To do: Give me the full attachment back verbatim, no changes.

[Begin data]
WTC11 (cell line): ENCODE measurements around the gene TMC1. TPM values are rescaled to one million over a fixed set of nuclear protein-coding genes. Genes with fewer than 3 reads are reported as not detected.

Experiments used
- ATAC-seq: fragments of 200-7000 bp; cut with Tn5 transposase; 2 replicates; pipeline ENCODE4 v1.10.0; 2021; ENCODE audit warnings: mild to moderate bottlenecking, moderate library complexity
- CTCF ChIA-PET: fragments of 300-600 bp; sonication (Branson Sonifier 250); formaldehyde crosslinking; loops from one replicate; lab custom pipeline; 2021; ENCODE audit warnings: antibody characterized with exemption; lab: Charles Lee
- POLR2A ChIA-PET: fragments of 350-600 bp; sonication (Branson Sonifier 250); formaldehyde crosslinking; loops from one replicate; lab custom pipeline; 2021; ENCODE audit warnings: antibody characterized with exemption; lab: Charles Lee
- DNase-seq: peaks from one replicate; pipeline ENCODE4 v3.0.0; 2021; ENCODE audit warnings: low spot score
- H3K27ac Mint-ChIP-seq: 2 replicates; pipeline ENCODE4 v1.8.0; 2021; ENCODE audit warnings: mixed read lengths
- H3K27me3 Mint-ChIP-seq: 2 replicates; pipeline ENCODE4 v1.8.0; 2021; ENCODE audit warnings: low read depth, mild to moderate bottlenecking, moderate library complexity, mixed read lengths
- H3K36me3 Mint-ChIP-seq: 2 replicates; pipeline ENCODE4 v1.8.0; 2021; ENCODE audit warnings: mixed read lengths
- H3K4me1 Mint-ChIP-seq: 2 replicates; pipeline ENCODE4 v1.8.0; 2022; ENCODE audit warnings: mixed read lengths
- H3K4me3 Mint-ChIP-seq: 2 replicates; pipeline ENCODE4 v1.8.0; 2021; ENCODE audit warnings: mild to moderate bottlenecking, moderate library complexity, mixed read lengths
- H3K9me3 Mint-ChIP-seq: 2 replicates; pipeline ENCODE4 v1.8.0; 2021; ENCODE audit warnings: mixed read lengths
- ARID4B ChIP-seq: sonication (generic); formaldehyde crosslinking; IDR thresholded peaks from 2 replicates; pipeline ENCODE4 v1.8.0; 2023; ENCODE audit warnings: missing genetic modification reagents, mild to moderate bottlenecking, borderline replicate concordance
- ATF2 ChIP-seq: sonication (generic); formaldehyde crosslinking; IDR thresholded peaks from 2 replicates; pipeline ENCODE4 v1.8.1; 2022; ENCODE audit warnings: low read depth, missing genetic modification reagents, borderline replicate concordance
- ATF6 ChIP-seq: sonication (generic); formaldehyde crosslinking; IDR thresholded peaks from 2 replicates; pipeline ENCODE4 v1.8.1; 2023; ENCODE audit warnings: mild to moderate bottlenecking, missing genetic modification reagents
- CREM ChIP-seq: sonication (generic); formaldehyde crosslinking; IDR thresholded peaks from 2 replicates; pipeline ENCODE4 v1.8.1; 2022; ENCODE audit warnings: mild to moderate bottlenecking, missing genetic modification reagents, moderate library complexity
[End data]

WTC11 (cell line): ENCODE measurements around the gene TMC1. TPM values are rescaled to one million over a fixed set of nuclear protein-coding genes. Genes with fewer than 3 reads are reported as not detected.

Experiments used
- ATAC-seq: fragments of 200-7000 bp; cut with Tn5 transposase; 2 replicates; pipeline ENCODE4 v1.10.0; 2021; ENCODE audit warnings: mild to moderate bottlenecking, moderate library complexity
- CTCF ChIA-PET: fragments of 300-600 bp; sonication (Branson Sonifier 250); formaldehyde crosslinking; loops from one replicate; lab custom pipeline; 2021; ENCODE audit warnings: antibody characterized with exemption; lab: Charles Lee
- POLR2A ChIA-PET: fragments of 350-600 bp; sonication (Branson Sonifier 250); formaldehyde crosslinking; loops from one replicate; lab custom pipeline; 2021; ENCODE audit warnings: antibody characterized with exemption; lab: Charles Lee
- DNase-seq: peaks from one replicate; pipeline ENCODE4 v3.0.0; 2021; ENCODE audit warnings: low spot score
- H3K27ac Mint-ChIP-seq: 2 replicates; pipeline ENCODE4 v1.8.0; 2021; ENCODE audit warnings: mixed read lengths
- H3K27me3 Mint-ChIP-seq: 2 replicates; pipeline ENCODE4 v1.8.0; 2021; ENCODE audit warnings: low read depth, mild to moderate bottlenecking, moderate library complexity, mixed read lengths
- H3K36me3 Mint-ChIP-seq: 2 replicates; pipeline ENCODE4 v1.8.0; 2021; ENCODE audit warnings: mixed read lengths
- H3K4me1 Mint-ChIP-seq: 2 replicates; pipeline ENCODE4 v1.8.0; 2022; ENCODE audit warnings: mixed read lengths
- H3K4me3 Mint-ChIP-seq: 2 replicates; pipeline ENCODE4 v1.8.0; 2021; ENCODE audit warnings: mild to moderate bottlenecking, moderate library complexity, mixed read lengths
- H3K9me3 Mint-ChIP-seq: 2 replicates; pipeline ENCODE4 v1.8.0; 2021; ENCODE audit warnings: mixed read lengths
- ARID4B ChIP-seq: sonication (generic); formaldehyde crosslinking; IDR thresholded peaks from 2 replicates; pipeline ENCODE4 v1.8.0; 2023; ENCODE audit warnings: missing genetic modification reagents, mild to moderate bottlenecking, borderline replicate concordance
- ATF2 ChIP-seq: sonication (generic); formaldehyde crosslinking; IDR thresholded peaks from 2 replicates; pipeline ENCODE4 v1.8.1; 2022; ENCODE audit warnings: low read depth, missing genetic modification reagents, borderline replicate concordance
- ATF6 ChIP-seq: sonication (generic); formaldehyde crosslinking; IDR thresholded peaks from 2 replicates; pipeline ENCODE4 v1.8.1; 2023; ENCODE audit warnings: mild to moderate bottlenecking, missing genetic modification reagents
- CREM ChIP-seq: sonication (generic); formaldehyde crosslinking; IDR thresholded peaks from 2 replicates; pipeline ENCODE4 v1.8.1; 2022; ENCODE audit warnings: mild to moderate bottlenecking, missing genetic modification reagents, moderate library complexity